Author: By Kelly Macnamara, Press Association
The former pariah state turned to Rentokil over fears that infestations in the
country’s major cities could expose the population to diseases such as
salmonella typherium, eosinophilic meningitis and rat bite fever.
A team of 32 specialists have already been deployed to Libya as part of the
three-year deal and Rentokil said their early involvement had been met with
enthusiasm from local people, eager to rid their cities of pests.
Richard Jones, the firm’s manager in Libya, said the rat infestation was
“beginning to have an impact on public health”.
“It’s been great to see how enthusiastic the public are,” he said.
“They are obviously keen to remedy the pest problem, and are eager to help.”
Rentokil is also hoping to eliminate the sand fly-transmitted leishmaniasis –
a devastating disease prevalent in North Africa and the Middle East which
can cause skin ulcers and, in its worst form, death.
The sand fly is harboured by the fat sand rat which thrives on desert terrain
and feeds on salt bushes. It is extremely resistant to traditional poisons
and Rentokil said a specific strategy was needed to combat its spread.
Mr Jones said the greatest challenges facing Rentokil in Libya were in
infrastructure and public awareness.
A lack of postcodes and addresses in Libyan cities means that the rat-catchers
have to use satellite navigation to negotiate the streets and monitor the
150,000 traps set to be laid.
The firm is also lobbying the government for more effective waste management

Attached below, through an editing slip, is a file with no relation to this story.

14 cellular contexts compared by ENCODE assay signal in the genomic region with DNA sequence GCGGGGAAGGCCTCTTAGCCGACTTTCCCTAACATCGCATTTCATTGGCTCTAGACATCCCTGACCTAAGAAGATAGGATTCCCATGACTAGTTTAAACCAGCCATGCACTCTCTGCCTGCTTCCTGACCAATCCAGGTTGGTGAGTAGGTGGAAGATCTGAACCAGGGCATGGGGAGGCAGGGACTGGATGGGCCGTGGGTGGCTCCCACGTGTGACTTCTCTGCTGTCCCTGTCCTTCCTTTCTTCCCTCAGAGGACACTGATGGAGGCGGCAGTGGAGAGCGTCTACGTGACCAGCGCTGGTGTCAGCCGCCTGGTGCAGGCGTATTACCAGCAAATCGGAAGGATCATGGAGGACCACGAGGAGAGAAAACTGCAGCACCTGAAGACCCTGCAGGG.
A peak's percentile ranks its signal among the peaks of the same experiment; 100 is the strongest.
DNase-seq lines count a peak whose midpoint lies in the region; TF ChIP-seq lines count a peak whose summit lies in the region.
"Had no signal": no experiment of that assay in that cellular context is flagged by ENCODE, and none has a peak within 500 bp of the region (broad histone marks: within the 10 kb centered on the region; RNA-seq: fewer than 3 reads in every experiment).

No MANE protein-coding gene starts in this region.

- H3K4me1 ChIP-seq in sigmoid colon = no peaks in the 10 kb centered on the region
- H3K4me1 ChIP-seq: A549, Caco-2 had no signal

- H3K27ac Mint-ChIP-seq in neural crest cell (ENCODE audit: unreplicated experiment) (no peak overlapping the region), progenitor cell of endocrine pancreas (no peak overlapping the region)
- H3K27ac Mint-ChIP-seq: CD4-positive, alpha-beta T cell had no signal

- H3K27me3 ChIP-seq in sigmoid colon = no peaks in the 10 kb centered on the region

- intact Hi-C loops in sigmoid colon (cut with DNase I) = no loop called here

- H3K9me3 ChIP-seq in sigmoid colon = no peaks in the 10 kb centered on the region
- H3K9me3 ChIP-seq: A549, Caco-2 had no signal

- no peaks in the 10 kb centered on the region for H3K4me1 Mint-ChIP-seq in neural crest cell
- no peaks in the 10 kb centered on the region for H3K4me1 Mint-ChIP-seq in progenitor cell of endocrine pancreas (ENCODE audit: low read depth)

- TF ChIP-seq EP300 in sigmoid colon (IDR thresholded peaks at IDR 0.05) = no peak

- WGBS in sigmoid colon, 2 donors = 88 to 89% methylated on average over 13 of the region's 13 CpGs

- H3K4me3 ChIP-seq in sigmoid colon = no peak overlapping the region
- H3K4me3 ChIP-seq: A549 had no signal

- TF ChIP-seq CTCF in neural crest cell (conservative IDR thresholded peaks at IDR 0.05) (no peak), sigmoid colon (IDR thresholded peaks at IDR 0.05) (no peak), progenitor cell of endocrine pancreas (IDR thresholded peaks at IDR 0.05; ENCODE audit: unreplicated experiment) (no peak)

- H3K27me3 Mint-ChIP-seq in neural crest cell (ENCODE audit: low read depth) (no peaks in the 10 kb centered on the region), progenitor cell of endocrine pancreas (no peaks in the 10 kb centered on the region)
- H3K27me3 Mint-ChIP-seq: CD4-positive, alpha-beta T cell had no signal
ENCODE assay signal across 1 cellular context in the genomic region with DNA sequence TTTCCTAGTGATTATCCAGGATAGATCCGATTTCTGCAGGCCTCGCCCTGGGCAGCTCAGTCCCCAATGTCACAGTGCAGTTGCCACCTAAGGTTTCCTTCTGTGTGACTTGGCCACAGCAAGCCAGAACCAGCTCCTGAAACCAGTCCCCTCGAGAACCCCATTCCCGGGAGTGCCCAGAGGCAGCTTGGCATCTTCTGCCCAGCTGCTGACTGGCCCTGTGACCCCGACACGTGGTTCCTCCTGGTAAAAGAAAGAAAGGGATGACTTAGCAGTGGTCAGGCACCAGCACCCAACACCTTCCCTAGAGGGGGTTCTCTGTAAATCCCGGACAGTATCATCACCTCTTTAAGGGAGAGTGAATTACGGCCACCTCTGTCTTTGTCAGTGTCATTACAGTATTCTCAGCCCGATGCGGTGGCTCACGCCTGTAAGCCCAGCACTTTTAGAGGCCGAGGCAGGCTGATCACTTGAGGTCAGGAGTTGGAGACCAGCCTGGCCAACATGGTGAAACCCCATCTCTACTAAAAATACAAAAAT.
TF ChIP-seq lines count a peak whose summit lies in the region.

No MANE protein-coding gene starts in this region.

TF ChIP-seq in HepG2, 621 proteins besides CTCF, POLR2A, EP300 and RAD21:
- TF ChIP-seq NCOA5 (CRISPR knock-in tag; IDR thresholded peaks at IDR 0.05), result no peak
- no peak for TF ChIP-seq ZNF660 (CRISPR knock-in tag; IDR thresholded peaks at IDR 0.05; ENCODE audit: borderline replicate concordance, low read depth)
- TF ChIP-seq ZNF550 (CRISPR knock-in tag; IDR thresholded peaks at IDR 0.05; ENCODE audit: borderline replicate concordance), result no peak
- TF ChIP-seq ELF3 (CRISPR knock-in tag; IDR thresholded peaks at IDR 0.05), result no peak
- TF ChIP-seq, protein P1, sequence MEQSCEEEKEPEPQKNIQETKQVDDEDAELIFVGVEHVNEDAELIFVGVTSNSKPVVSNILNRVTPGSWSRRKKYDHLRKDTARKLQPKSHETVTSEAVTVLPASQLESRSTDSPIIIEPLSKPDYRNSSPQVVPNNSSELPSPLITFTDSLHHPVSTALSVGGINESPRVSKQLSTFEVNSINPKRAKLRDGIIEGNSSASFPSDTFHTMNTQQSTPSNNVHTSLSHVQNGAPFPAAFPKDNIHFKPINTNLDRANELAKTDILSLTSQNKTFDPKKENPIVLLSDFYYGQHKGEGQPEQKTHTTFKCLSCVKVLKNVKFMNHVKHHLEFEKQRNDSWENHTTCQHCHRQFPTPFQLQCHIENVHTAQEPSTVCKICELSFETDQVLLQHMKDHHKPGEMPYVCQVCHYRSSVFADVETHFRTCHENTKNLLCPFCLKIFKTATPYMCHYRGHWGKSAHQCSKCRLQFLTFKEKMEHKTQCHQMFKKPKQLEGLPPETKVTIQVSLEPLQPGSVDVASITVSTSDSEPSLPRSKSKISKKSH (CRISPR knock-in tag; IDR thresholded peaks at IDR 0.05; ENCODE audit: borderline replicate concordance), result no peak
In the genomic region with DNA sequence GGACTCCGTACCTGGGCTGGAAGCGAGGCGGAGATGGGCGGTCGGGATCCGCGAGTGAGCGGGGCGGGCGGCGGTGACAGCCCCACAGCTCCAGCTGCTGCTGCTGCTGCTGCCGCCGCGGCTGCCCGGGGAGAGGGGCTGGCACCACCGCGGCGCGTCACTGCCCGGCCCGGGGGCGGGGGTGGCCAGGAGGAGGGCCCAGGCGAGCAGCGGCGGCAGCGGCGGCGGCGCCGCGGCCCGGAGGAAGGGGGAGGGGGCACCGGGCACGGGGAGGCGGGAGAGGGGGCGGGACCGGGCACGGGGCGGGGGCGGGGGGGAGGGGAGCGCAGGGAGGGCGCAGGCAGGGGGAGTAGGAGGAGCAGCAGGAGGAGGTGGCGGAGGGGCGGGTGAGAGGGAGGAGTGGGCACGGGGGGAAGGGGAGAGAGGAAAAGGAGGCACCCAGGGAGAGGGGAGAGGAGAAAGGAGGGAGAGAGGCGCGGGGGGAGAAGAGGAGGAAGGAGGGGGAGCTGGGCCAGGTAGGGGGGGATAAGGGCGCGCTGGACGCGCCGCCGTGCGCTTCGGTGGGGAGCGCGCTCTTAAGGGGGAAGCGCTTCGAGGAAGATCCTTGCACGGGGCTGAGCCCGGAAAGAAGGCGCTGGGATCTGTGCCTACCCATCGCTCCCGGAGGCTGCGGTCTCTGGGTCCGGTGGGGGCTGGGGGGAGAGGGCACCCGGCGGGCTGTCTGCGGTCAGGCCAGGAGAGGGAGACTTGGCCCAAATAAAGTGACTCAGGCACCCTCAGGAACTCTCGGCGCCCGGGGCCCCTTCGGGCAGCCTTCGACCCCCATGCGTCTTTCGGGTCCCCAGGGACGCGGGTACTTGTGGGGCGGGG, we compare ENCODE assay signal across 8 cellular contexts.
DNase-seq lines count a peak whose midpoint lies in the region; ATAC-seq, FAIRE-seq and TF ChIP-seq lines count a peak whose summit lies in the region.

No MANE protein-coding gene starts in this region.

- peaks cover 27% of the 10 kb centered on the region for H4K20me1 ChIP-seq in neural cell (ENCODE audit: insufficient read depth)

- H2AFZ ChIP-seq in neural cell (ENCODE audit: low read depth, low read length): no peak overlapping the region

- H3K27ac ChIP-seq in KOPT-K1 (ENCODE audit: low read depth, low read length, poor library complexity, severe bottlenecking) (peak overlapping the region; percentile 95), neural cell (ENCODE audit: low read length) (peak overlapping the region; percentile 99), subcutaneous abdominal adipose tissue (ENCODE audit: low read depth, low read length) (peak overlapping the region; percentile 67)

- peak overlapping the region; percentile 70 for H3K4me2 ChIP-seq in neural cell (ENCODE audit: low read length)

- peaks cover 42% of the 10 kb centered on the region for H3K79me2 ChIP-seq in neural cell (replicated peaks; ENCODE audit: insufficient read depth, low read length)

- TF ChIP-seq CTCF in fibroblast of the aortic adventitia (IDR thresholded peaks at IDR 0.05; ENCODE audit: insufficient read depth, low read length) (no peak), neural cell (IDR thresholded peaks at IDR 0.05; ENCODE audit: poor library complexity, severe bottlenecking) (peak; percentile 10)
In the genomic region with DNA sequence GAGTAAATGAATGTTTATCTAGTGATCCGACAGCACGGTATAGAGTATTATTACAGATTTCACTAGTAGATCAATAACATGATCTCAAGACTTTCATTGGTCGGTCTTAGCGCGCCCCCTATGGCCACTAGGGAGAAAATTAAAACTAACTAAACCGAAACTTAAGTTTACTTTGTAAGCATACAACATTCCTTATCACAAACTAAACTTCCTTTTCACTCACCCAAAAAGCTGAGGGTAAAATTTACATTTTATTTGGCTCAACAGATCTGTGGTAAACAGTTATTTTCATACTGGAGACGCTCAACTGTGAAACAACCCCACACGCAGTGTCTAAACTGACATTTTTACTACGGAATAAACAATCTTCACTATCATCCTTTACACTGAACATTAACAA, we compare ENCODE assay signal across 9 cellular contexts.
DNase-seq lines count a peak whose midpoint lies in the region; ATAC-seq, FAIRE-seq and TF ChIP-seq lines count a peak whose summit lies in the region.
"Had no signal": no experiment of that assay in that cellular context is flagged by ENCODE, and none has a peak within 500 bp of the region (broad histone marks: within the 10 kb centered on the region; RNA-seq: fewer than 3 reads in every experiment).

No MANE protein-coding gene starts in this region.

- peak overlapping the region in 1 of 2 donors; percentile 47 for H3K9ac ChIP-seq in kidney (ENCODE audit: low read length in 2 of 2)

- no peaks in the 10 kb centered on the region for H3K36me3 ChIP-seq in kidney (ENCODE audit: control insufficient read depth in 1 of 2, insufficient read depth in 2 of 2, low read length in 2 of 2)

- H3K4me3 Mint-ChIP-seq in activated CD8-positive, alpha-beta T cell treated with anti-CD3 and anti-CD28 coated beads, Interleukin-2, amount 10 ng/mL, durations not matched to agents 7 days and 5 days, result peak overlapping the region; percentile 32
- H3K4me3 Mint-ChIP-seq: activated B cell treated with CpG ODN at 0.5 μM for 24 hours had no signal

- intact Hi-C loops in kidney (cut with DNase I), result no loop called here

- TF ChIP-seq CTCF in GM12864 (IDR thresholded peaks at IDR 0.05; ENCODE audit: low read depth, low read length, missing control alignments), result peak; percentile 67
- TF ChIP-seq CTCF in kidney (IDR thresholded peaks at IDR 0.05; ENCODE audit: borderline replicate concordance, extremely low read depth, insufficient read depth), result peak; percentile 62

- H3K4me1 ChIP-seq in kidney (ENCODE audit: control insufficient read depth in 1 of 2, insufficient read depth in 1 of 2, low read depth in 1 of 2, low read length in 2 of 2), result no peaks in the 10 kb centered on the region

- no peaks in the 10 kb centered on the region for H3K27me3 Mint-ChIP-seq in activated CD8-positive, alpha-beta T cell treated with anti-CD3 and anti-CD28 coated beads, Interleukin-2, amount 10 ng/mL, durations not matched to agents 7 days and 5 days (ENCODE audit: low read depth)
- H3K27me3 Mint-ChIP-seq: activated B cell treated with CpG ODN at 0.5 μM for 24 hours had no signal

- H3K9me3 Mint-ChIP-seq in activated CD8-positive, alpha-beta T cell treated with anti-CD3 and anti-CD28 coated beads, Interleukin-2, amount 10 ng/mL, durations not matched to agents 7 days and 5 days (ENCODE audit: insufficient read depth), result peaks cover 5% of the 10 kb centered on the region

and an increase in environmental health inspections.
It is also running a public awareness campaign in the country to highlight the
health risks posed by the rats.
Rentokil will also use DNA analysis, conducted in partnership with Reading
University, to try to overcome the Libyan authorities’ traditional problem
of the rats becoming resistant to anti-coagulants used in the traps.
The firm’s pest control business operates in 38 countries across the world,
mainly as a commercial contractor to businesses and households.
But it does have a similar arrangement with the Hong Kong government to
control rodents and has previously been employed by the Icelandic
authorities to rid Reykjavik’s streets of rats.
Rentokil said the deal could herald the beginning of an expansion in the
region, with potential markets in Saudi Arabia, Egypt and the United Arab
A spokesman for the company said: “We see opportunities in the Middle East and
elsewhere in the world.
“What has happened in Libya proves the proposition can work.”
The firm’s move into Libya pre-dated Prime Minister Gordon Brown’s meeting
with Col Gaddafi at the G8 summit last week.
It also comes amid efforts to turn around its pest control business after
“poor or highly variable” service and the economic downturn in the UK were
seen to have pushed consumers into the arms of competitors.
Rentokil saw profits halve last year with its City Link parcels arm and its UK
washrooms and pest control businesses driving the poor result.
The firm posted adjusted pre-tax profits of £16.5 million for the first
quarter, down 18.7% on the same period last year.
It has said its turnaround strategy is already well on its way and performance
is expecting profit growth in the second half of the year.
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